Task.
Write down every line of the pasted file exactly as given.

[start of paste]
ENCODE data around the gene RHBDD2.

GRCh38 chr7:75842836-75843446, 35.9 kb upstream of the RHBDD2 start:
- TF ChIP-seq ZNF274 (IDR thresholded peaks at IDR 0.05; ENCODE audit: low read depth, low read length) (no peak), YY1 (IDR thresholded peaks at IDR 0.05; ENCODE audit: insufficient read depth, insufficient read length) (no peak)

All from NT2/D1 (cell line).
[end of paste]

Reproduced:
ENCODE data around the gene RHBDD2.

GRCh38 chr7:75842836-75843446, 35.9 kb upstream of the RHBDD2 start:
- TF ChIP-seq ZNF274 (IDR thresholded peaks at IDR 0.05; ENCODE audit: low read depth, low read length) (no peak), YY1 (IDR thresholded peaks at IDR 0.05; ENCODE audit: insufficient read depth, insufficient read length) (no peak)

All from NT2/D1 (cell line).